Honesty with the Struggle
And finding a “place of rest” in the middle of things.
This theme keeps emerging for me lately: last night during Tucson Death Cafe as people shared why they came; today, while planning for a National Home Funeral Alliance board retreat; a couple of days ago during a conversation with a client about preparing for her husband’s death; or a couple of weeks ago at the International All-Choir Gathering for Threshold Choir (that I had the huge joy of attending!). Being with WHAT IS is a major thread running through all of these scenarios. Hearing people share about an experience they have had as caregiver or relative to a dying person, actively listening to their stories, bearing witness to the truth and meaning for them without trying to fix, save or advise. Being honest with the struggle and the work of it. And even still, finding a way to rest. Then continue.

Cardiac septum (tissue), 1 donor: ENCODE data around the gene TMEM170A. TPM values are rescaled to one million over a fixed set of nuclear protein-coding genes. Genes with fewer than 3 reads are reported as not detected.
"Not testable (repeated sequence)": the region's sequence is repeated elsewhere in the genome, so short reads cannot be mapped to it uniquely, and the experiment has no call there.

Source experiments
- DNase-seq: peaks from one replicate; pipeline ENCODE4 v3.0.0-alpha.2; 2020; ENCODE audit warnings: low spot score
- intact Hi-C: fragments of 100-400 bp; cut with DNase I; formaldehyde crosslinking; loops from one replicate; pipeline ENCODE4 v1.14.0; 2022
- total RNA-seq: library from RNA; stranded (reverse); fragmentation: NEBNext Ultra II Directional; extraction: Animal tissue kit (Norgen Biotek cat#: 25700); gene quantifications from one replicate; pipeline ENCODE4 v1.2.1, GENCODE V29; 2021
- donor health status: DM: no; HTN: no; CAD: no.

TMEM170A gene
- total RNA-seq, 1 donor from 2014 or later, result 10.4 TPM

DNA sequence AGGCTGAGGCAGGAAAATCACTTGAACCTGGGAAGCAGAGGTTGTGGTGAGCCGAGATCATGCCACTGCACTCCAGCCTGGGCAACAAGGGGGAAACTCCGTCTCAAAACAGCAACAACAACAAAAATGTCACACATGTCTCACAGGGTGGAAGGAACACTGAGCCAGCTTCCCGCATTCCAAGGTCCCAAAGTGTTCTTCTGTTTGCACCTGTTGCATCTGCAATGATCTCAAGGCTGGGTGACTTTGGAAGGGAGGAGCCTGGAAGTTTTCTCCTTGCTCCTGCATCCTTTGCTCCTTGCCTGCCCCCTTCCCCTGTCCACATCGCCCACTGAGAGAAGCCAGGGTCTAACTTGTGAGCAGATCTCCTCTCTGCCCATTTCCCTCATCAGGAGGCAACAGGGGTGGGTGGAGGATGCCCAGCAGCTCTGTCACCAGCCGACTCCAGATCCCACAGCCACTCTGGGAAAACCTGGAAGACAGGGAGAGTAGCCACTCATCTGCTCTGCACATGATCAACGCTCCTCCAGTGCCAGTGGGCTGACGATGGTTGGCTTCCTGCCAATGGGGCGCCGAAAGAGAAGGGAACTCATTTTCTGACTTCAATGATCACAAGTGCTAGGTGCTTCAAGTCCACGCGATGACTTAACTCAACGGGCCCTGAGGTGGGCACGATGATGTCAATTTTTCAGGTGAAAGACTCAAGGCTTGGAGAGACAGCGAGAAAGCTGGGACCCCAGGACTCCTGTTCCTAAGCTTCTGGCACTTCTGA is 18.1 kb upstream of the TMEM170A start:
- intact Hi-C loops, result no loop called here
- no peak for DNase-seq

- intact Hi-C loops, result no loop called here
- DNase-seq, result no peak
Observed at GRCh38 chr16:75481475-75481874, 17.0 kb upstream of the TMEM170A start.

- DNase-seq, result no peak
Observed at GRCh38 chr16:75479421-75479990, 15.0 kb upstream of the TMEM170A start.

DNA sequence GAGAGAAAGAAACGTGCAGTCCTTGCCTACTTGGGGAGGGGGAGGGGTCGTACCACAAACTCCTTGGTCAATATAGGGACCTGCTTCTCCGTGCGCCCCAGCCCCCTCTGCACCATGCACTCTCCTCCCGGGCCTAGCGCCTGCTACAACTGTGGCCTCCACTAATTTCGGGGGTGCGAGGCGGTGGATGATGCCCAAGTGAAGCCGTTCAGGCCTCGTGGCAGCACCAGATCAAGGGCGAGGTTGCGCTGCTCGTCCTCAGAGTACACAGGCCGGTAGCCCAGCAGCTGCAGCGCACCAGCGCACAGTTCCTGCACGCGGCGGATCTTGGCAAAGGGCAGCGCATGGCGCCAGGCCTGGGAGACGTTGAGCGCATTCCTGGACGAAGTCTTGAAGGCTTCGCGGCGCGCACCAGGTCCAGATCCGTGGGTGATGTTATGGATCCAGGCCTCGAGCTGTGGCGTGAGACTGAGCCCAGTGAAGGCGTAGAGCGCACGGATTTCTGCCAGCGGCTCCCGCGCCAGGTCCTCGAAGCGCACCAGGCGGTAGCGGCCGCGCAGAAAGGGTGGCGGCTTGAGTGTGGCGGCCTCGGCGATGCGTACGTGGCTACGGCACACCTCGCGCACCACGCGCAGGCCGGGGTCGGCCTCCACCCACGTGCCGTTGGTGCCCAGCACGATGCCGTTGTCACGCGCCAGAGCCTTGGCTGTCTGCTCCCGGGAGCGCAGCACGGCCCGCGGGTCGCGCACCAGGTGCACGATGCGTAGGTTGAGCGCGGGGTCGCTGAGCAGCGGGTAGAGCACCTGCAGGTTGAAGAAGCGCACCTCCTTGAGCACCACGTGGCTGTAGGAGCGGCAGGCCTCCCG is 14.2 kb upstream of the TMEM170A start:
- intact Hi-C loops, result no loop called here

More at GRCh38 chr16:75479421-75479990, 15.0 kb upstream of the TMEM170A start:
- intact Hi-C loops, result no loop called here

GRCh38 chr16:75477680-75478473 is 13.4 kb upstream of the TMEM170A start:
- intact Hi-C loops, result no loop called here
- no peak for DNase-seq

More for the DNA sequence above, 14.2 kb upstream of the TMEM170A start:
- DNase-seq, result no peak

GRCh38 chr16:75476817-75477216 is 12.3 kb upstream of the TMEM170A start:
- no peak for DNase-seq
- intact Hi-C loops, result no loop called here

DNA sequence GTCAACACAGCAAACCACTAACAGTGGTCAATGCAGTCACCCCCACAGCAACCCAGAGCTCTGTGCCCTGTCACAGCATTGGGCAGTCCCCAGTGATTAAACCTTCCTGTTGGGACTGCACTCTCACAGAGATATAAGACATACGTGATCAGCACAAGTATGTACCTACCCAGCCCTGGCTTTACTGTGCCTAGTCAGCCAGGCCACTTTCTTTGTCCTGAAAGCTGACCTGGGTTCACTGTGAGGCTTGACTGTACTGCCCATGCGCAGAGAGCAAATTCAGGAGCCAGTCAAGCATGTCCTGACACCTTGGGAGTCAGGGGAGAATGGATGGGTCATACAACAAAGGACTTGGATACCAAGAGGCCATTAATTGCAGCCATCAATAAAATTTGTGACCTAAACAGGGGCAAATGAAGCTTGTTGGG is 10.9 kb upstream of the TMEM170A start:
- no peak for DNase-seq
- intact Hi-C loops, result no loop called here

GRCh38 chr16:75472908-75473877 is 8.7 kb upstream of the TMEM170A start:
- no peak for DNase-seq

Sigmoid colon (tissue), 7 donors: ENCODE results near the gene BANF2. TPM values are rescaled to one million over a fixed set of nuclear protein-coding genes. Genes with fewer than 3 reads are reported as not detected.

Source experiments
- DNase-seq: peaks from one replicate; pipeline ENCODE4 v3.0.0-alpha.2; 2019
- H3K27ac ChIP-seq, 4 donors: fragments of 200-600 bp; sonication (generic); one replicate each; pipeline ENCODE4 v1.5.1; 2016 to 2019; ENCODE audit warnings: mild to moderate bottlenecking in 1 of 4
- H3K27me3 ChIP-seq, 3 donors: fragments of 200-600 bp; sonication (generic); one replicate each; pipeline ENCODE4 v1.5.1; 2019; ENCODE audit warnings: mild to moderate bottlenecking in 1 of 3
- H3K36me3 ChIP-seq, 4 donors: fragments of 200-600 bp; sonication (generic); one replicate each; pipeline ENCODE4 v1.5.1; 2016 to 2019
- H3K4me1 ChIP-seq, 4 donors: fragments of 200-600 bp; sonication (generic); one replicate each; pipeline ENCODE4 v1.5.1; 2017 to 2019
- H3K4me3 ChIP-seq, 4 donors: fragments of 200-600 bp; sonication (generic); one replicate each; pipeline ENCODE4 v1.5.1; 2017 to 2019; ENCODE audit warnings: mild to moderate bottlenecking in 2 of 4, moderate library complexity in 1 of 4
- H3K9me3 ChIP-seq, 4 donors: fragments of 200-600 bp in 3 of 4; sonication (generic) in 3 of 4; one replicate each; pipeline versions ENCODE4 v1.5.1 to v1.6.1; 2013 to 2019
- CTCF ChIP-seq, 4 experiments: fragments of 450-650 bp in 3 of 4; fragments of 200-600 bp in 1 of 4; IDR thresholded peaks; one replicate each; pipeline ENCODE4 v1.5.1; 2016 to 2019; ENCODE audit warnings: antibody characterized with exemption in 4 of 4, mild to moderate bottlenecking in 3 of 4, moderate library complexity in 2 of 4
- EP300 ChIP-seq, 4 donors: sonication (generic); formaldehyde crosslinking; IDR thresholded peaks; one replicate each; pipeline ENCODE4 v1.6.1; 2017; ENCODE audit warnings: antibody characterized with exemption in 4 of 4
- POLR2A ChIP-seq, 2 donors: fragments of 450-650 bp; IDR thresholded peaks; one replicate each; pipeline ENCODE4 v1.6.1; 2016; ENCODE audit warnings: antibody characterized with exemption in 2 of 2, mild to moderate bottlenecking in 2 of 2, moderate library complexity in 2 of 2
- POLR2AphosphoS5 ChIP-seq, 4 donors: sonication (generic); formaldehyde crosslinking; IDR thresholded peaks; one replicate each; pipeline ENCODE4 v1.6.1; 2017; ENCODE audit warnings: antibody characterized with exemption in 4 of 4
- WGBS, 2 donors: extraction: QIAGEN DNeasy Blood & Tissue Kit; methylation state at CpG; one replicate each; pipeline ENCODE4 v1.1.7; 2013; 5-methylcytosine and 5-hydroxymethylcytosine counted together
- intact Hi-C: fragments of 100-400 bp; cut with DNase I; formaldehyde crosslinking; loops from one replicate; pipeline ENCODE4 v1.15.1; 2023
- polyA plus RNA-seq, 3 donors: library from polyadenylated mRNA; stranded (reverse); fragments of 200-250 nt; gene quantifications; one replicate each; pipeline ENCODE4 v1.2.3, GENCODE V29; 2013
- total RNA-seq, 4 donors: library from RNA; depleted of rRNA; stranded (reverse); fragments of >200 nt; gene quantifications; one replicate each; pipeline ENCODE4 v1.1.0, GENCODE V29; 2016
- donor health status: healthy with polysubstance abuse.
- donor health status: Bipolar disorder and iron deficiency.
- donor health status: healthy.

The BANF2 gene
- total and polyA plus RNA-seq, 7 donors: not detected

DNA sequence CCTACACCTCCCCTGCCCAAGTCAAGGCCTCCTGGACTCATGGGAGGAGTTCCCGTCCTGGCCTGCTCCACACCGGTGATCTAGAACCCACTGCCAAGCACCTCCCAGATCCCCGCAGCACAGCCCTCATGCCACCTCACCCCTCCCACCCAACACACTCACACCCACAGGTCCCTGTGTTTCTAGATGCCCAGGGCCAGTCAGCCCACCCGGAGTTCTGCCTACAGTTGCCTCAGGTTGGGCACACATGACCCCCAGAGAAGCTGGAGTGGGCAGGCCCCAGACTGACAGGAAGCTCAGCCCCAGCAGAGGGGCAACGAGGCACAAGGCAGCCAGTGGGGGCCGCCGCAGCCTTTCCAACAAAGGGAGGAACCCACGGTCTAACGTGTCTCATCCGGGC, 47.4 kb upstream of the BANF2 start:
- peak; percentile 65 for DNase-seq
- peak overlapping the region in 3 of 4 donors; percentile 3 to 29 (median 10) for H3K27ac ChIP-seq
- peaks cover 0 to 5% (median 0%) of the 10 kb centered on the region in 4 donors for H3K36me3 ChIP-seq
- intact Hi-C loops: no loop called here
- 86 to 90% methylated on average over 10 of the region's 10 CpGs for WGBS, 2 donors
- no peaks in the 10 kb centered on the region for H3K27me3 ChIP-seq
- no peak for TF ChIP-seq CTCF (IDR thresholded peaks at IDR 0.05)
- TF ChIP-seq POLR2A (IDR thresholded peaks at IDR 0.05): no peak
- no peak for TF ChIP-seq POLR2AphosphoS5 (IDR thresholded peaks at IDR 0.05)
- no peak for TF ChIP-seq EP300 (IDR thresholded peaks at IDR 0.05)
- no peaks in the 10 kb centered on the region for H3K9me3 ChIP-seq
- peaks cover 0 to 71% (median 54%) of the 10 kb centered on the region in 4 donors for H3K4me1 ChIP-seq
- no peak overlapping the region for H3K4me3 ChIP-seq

Frank Ostaseski, founder of the Metta Institute speaks to this concept better than anyone I’ve ever heard:
He brings me pause.
How am I being honest with whatever struggle I face (or witness others facing)?
And how am I finding (and/or offering) a place of rest within the scene?
And naturally I wonder, how would the world be a different place if we all somehow had the courage to do this more routinely? Not only when it comes to the end of life, rather with everyday living.